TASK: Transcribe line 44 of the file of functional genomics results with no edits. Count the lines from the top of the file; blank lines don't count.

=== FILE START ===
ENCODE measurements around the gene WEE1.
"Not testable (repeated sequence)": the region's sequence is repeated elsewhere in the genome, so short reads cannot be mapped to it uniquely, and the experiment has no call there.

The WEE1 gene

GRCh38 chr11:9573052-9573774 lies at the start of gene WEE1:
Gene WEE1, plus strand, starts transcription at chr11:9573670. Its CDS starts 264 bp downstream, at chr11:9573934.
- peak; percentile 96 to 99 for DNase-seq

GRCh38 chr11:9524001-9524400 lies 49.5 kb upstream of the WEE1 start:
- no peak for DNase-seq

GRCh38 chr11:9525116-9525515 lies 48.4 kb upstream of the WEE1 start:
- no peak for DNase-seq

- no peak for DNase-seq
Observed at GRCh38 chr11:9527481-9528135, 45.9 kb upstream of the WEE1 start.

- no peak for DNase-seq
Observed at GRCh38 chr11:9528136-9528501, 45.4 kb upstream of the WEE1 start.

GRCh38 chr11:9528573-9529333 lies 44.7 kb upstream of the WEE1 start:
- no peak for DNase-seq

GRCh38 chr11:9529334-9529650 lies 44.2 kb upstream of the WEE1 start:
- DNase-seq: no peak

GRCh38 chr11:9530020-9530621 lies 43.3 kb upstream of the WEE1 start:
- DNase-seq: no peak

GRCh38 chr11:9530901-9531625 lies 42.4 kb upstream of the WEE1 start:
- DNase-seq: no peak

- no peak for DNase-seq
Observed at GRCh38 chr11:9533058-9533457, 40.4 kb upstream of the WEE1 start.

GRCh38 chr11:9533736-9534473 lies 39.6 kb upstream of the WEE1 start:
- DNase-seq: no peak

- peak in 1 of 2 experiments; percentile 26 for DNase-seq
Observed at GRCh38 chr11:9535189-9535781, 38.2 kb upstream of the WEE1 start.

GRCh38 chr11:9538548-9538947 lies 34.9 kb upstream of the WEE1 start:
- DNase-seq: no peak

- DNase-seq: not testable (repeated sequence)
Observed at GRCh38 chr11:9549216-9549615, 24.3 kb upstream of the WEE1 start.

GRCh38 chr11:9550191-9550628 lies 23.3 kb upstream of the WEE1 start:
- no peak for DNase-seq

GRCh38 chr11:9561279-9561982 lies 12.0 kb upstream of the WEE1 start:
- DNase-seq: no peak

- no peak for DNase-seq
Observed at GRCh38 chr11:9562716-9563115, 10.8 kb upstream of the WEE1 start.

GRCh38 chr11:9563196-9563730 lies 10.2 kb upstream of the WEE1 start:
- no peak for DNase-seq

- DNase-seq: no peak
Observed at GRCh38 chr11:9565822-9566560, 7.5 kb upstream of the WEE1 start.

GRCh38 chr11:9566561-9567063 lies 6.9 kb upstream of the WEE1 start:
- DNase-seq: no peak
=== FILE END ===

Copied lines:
- DNase-seq: no peak